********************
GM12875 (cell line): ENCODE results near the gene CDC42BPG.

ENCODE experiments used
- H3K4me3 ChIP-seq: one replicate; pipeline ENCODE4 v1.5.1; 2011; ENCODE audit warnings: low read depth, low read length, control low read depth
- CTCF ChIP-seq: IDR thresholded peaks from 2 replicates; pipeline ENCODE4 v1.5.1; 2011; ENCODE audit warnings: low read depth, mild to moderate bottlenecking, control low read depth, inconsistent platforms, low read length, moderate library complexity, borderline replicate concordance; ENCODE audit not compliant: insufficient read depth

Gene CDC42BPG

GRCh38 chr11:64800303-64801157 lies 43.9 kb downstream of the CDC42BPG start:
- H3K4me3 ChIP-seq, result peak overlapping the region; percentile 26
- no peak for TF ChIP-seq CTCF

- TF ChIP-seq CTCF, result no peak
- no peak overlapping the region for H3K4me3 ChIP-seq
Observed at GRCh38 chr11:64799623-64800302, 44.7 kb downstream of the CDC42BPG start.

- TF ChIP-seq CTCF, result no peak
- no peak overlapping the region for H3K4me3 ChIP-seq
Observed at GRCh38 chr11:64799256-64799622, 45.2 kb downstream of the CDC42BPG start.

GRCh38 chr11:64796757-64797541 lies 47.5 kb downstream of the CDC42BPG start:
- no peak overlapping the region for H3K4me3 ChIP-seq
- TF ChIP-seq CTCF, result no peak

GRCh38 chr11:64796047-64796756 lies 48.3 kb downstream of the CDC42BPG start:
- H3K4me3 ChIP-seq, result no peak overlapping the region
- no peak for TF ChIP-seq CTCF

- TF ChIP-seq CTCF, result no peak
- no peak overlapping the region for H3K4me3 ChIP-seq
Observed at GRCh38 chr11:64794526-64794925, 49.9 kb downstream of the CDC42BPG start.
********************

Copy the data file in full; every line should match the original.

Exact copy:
GM12875 (cell line): ENCODE results near the gene CDC42BPG.

ENCODE experiments used
- H3K4me3 ChIP-seq: one replicate; pipeline ENCODE4 v1.5.1; 2011; ENCODE audit warnings: low read depth, low read length, control low read depth
- CTCF ChIP-seq: IDR thresholded peaks from 2 replicates; pipeline ENCODE4 v1.5.1; 2011; ENCODE audit warnings: low read depth, mild to moderate bottlenecking, control low read depth, inconsistent platforms, low read length, moderate library complexity, borderline replicate concordance; ENCODE audit not compliant: insufficient read depth

Gene CDC42BPG

GRCh38 chr11:64800303-64801157 lies 43.9 kb downstream of the CDC42BPG start:
- H3K4me3 ChIP-seq, result peak overlapping the region; percentile 26
- no peak for TF ChIP-seq CTCF

- TF ChIP-seq CTCF, result no peak
- no peak overlapping the region for H3K4me3 ChIP-seq
Observed at GRCh38 chr11:64799623-64800302, 44.7 kb downstream of the CDC42BPG start.

- TF ChIP-seq CTCF, result no peak
- no peak overlapping the region for H3K4me3 ChIP-seq
Observed at GRCh38 chr11:64799256-64799622, 45.2 kb downstream of the CDC42BPG start.

GRCh38 chr11:64796757-64797541 lies 47.5 kb downstream of the CDC42BPG start:
- no peak overlapping the region for H3K4me3 ChIP-seq
- TF ChIP-seq CTCF, result no peak

GRCh38 chr11:64796047-64796756 lies 48.3 kb downstream of the CDC42BPG start:
- H3K4me3 ChIP-seq, result no peak overlapping the region
- no peak for TF ChIP-seq CTCF

- TF ChIP-seq CTCF, result no peak
- no peak overlapping the region for H3K4me3 ChIP-seq
Observed at GRCh38 chr11:64794526-64794925, 49.9 kb downstream of the CDC42BPG start.